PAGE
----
- The Shining utilizes its otherworldly score, forebodingly ethereal camera work, and suspicious typography to punctuate the uneasy nature of the film.
- Skyfall remains my favorite James Bond opening. Not just because of the incredible Adele song scoring the scene but also because of striking and inventive visuals.
- Space Jam certainly deserves a mention for how exuberant, stylized, and aggressively-90s it is— bonus points for listing Bugs Bunny as an actor in the film and never elaborating.
- THX-1138 demonstrates its dystopian society through a deliberately eerie, minimalist, and impersonal text crawl.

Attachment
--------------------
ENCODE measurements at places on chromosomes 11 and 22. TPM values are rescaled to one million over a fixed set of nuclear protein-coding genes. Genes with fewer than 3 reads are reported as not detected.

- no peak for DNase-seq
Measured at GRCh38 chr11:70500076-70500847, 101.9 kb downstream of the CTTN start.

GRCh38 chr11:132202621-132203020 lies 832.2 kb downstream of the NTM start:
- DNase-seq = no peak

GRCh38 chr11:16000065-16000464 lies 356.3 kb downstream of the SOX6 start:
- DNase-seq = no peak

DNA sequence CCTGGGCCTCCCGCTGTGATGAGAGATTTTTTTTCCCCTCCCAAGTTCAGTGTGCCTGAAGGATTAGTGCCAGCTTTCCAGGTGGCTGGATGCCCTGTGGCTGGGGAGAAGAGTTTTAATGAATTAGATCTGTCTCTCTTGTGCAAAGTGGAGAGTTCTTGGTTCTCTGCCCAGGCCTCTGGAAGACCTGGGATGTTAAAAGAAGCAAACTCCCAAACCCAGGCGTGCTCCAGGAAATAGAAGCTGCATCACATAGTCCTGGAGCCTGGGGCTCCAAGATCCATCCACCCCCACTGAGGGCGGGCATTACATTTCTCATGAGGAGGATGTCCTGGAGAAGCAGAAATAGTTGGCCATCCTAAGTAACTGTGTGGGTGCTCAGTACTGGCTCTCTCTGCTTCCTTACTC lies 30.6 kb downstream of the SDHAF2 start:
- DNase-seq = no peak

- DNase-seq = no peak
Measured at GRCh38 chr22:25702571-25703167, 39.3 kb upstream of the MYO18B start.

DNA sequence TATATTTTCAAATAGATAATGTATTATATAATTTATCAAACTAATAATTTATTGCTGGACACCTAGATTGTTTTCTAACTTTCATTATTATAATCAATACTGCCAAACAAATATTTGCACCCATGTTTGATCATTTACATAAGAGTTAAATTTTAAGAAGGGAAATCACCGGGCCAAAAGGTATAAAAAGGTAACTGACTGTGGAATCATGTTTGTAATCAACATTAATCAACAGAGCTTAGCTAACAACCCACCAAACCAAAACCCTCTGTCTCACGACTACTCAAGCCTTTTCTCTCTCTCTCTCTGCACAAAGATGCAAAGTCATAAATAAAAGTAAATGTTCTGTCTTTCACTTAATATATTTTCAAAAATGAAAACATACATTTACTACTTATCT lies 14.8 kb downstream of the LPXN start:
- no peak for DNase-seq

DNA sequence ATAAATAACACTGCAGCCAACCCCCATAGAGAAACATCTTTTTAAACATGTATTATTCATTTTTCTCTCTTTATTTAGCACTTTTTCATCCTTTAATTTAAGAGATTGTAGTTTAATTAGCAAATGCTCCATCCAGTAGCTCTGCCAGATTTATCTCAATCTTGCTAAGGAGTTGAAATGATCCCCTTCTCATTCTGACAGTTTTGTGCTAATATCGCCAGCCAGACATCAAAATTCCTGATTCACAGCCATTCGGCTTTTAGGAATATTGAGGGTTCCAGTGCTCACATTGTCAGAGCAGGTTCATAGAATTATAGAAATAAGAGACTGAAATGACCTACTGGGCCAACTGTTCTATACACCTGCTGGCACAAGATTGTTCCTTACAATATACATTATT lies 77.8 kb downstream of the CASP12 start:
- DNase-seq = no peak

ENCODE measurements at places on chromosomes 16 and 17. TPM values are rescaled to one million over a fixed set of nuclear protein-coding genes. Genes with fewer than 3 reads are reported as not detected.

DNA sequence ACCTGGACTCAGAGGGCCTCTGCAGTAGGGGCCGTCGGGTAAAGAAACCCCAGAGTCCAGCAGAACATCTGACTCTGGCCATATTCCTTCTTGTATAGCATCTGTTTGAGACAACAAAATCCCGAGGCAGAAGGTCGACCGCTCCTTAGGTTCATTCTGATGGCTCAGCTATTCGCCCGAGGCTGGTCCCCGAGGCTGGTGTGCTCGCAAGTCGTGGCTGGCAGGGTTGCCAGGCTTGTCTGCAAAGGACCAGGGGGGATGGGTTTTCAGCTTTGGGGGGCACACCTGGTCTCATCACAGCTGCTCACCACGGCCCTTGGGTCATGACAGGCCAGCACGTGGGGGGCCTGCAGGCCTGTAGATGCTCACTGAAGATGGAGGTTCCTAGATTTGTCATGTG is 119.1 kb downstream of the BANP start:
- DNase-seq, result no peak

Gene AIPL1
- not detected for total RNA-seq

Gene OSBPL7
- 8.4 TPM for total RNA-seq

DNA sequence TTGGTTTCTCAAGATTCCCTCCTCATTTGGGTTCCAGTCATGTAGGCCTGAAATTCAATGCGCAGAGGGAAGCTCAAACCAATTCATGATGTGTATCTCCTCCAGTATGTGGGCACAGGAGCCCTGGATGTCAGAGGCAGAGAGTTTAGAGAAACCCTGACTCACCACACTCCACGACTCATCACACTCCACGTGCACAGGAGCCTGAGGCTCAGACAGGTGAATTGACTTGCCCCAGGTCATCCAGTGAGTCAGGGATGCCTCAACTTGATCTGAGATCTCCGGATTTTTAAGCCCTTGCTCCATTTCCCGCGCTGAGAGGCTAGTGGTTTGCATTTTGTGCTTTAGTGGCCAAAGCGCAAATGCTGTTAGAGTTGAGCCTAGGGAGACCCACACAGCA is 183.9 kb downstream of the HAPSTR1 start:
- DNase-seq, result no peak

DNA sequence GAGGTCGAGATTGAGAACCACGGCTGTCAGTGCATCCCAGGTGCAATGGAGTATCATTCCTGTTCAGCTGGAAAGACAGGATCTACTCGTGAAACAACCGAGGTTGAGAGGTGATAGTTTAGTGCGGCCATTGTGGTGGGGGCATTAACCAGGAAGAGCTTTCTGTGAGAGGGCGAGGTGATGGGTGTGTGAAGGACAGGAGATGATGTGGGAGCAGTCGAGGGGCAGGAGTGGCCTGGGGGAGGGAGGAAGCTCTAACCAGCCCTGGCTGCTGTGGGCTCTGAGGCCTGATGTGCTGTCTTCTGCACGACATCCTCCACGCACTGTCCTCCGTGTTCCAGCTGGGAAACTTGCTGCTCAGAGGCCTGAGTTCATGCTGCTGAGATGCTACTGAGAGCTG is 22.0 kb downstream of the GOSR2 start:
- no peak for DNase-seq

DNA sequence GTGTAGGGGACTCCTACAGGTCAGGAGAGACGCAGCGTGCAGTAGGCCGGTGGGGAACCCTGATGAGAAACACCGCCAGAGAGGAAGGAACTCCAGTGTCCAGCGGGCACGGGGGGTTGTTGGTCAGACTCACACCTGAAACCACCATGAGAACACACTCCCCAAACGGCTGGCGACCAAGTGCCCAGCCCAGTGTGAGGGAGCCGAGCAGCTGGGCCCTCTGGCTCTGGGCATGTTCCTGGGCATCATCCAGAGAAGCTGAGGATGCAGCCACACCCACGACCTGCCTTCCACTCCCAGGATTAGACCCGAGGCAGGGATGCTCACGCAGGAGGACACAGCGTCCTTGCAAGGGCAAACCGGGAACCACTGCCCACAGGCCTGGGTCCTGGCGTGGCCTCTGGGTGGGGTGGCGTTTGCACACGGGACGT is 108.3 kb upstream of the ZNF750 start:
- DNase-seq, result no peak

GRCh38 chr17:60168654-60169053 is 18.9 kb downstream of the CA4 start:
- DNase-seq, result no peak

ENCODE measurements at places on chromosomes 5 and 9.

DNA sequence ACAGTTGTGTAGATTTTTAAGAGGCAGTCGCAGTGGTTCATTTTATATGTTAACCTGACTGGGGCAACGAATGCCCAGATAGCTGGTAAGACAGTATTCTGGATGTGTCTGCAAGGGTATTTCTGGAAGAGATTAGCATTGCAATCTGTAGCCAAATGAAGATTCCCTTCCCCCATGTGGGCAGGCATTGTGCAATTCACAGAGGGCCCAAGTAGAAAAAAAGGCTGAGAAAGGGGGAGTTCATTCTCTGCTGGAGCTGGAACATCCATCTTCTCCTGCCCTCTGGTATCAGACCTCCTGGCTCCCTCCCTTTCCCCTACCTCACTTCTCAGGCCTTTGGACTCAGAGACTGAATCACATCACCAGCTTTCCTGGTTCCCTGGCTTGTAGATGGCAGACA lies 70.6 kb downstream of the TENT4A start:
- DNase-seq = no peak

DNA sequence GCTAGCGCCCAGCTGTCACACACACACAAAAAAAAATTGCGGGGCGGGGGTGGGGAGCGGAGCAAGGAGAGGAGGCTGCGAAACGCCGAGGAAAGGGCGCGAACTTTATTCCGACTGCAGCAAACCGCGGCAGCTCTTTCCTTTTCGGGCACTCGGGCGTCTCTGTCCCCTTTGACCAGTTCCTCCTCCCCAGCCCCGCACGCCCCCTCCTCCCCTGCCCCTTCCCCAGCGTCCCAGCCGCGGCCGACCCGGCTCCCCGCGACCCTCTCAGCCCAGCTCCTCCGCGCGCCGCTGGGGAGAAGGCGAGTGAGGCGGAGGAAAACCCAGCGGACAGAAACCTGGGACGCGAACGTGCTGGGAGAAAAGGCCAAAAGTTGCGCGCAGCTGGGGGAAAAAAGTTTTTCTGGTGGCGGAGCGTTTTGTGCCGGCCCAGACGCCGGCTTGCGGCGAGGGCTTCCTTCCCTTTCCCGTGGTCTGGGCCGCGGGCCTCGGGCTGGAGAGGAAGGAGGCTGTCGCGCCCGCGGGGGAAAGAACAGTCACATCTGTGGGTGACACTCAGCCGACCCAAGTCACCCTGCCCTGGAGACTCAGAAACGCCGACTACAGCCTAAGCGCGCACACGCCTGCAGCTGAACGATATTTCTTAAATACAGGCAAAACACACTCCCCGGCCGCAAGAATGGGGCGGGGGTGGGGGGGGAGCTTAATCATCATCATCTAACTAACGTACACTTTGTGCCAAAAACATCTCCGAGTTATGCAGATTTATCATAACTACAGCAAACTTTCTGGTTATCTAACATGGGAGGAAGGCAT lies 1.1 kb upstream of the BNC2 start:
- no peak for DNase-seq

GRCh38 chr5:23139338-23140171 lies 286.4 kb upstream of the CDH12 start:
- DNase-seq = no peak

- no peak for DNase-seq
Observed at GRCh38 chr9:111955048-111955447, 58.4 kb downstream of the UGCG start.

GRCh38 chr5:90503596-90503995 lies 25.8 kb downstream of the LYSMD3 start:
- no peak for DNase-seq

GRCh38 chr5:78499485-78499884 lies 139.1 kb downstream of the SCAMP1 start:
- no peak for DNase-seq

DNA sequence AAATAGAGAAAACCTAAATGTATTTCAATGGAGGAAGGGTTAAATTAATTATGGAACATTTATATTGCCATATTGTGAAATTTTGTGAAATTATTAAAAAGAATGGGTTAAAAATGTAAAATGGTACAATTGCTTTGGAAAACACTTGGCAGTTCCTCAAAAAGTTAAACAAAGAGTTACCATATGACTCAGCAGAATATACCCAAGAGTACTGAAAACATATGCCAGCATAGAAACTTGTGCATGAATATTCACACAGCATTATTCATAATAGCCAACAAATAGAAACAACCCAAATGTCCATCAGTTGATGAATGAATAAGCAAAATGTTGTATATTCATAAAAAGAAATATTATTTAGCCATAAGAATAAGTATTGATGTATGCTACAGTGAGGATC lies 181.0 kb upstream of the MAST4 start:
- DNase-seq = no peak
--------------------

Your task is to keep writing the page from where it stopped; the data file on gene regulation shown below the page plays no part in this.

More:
- Touch of Evil intersperses its opening credits throughout a now-famous long take following a bomb in the minutes leading to its detonation in an unsuspecting car.
Of course, I couldn’t cover every opening title sequence in every film— in fairness, I did try— but these are a collection of some of my favorite ones that have inspired my personal work in this field in one way or another. I’d love to see what some of your favorites were in the comments, and hopefully I’ve put you onto a designer or movie that has your interest.